This is a wonderfully refreshing summer punch, to be drunk chilled outdoors on a hot day, as an aperitif. Prepare it in a very large earthenware bowl and ladle into wine glasses. Warning, it doesn’t taste at all alcoholic!
I felt very virtuous doing this, because after squeezing my oranges for juice, I used the empty shells to make these little candied nibbles. The recipe I used suggested removing the peel in quarters, then using the oranges for something else, but I needed the juice so I did the opposite. After squeezing, I cut each half-shell in half again, and then used a small sharp knife to remove the remaining pulp/membrane, a bit like skinning fish; once you get the tip of the knife under the membrane, you can grip one end of the peel firmly, skin-side against the cutting board, and push the rest off with the knife quite easily.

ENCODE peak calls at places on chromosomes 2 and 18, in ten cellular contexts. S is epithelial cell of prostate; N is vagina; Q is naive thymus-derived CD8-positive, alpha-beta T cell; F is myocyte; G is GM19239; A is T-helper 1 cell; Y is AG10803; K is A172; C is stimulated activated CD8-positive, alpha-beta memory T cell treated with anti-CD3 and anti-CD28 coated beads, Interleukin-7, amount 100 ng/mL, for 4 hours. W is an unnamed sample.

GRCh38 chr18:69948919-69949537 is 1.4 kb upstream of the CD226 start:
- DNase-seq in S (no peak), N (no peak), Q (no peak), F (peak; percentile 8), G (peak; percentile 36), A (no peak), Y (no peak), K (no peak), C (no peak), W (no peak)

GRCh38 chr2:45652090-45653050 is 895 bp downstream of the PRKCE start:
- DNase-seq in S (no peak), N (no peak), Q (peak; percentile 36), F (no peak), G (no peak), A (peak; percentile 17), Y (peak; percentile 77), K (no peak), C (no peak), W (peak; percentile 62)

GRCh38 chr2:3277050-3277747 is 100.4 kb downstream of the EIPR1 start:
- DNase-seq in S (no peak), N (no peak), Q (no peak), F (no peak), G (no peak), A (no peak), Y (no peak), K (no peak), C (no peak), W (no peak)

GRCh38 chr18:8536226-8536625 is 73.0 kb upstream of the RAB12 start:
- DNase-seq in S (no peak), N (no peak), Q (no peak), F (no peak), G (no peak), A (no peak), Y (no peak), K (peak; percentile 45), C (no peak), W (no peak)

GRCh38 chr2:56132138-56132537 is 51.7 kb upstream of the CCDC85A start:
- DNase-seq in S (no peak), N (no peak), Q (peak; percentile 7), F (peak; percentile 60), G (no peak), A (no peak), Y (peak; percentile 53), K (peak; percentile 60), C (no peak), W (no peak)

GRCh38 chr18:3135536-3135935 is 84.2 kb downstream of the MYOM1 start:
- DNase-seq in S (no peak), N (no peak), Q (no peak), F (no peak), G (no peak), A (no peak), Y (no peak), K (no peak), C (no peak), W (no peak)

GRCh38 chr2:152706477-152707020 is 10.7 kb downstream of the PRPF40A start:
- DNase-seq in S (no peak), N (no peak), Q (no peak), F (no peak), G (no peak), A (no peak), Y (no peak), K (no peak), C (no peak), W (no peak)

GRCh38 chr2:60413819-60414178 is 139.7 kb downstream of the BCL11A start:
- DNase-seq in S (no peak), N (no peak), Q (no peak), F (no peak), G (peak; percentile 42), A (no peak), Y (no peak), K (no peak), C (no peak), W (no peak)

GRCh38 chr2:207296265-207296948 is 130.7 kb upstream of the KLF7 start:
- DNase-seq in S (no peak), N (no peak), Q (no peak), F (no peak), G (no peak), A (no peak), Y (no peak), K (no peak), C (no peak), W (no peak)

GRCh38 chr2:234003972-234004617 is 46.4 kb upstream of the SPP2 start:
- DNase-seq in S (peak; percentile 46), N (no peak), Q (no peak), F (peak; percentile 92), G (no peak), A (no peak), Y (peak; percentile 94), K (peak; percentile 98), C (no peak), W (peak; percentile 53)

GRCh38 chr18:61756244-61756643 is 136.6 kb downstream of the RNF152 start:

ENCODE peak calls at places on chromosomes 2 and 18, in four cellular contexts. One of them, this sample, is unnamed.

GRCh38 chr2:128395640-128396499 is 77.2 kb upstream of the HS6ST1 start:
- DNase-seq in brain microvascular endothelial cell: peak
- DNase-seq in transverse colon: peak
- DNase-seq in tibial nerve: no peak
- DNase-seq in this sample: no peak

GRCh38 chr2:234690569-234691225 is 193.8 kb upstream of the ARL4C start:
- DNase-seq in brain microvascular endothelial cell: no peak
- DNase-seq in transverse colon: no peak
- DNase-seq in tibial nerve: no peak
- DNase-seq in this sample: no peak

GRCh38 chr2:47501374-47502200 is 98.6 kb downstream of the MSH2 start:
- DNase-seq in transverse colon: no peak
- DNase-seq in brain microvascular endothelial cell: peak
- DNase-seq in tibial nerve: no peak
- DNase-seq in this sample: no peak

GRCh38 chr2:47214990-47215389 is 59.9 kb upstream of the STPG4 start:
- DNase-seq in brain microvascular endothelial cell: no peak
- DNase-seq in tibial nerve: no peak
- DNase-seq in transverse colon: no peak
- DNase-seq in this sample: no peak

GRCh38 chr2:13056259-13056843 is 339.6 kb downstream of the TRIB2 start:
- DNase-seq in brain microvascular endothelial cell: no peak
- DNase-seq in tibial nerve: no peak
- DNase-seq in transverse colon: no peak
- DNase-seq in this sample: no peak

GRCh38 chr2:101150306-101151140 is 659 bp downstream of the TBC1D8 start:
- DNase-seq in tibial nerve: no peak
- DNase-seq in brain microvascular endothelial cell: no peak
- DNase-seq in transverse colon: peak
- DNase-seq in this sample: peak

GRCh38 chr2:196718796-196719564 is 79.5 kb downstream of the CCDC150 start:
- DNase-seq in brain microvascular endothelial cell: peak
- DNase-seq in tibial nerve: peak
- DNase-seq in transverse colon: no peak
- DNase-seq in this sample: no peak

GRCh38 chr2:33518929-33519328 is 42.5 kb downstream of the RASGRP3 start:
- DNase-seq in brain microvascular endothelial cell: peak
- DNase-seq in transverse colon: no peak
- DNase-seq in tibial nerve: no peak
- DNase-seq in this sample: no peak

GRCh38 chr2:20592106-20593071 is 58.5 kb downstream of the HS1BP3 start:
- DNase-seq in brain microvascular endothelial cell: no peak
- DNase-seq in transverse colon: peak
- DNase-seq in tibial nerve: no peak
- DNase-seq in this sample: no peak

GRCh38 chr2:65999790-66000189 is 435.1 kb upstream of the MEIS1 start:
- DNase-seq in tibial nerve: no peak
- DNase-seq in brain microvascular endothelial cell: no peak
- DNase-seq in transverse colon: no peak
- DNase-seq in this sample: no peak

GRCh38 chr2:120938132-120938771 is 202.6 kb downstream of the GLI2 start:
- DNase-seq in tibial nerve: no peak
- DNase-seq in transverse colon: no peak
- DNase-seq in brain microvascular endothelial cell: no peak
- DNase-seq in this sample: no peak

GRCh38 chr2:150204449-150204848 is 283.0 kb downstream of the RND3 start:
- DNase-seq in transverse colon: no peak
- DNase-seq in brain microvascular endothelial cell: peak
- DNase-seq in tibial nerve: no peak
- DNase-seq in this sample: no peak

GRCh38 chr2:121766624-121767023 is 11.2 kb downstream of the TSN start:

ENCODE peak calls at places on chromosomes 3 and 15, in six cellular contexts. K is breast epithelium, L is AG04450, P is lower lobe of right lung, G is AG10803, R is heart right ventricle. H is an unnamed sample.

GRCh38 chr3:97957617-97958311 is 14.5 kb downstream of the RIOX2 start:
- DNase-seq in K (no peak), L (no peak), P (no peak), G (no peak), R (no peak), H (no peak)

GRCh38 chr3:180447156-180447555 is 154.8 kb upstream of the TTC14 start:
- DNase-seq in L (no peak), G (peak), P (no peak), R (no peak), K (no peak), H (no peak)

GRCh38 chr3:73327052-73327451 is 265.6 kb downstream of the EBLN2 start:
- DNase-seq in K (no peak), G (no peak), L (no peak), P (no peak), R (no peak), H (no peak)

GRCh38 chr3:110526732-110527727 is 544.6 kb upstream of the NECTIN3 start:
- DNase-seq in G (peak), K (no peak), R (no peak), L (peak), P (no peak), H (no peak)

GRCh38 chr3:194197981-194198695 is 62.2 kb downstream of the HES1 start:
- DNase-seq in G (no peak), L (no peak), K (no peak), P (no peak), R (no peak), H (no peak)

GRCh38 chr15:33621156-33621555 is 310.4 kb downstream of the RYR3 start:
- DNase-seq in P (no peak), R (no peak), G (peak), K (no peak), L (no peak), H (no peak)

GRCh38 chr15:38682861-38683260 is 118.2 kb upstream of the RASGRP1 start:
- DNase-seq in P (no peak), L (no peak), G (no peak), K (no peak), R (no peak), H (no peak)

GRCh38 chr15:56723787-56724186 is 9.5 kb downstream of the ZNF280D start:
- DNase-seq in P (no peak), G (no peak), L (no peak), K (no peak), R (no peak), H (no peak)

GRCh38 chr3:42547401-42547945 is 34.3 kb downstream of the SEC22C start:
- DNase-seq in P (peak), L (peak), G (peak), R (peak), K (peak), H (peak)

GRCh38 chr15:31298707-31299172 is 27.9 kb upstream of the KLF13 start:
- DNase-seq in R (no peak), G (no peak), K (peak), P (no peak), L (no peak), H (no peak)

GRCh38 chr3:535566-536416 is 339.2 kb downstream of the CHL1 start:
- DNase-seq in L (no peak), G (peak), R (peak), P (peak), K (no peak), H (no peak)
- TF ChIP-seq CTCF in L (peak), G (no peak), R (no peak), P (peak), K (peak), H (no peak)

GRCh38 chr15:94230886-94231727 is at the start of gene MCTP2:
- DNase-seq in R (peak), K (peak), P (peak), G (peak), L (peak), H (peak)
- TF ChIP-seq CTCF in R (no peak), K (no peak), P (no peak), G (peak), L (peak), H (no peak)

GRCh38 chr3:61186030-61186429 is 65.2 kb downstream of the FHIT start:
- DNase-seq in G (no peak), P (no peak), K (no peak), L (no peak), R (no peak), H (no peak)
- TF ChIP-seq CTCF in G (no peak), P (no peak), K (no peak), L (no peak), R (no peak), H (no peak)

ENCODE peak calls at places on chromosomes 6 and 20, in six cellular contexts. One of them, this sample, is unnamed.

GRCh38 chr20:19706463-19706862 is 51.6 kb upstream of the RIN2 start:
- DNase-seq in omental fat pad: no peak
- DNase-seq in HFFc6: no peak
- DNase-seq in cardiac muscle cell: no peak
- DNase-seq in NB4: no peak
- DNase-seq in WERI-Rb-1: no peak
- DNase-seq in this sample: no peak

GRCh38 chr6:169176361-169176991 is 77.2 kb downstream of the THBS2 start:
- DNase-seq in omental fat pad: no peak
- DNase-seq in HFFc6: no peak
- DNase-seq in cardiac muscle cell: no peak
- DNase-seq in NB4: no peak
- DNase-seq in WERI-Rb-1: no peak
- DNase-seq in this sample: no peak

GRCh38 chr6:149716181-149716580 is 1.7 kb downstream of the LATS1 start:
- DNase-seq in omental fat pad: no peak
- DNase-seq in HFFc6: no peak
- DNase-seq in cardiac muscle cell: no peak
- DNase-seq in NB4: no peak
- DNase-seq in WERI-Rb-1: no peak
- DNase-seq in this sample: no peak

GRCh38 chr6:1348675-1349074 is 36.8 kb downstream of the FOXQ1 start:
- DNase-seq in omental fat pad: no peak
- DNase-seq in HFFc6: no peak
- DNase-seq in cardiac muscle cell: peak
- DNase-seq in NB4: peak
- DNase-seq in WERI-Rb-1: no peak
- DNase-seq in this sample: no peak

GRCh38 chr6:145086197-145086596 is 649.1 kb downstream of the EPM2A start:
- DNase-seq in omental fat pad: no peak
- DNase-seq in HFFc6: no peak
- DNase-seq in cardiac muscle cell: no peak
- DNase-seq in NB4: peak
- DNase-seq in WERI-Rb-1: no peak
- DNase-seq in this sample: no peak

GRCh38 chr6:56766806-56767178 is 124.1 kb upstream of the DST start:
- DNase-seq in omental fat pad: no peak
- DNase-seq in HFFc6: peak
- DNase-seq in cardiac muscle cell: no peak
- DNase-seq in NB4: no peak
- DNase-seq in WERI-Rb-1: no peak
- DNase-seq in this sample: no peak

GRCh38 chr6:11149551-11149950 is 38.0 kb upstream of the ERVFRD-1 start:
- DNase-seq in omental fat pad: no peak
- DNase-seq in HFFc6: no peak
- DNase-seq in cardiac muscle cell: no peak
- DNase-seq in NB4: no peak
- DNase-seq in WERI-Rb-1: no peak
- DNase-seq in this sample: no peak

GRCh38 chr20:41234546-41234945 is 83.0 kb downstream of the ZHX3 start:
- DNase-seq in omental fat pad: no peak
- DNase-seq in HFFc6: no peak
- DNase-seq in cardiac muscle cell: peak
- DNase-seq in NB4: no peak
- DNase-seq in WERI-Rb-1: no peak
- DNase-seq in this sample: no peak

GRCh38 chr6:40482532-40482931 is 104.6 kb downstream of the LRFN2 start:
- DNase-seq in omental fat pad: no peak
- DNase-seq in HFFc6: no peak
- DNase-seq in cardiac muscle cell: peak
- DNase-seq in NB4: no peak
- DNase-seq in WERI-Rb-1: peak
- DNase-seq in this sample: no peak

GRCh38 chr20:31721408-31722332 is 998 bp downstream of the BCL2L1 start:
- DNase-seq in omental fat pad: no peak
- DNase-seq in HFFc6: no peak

Once made, these can be kept in an airtight tin. An elegant garnish for citrus or chocolate desserts; and for after-dinner treats you can dip them in melted chocolate and serve with coffee.
Having said all that, while not difficult it is time-consuming, and you can’t go very far away while they are cooking.
Nice little nibbles to have with drinks or as a very light starter, and very quick to make. You can use either filo or feuilles de brick for this. A large tray of them looks delightful, like a mass of flowers.
These really are an “amuse-gueule” — when you bite into the crisp caramel coating, the sweet tomato inside explodes with juice. We had the recipe from one of our favourite local restaurants, the Relais du Val d’Orbieu.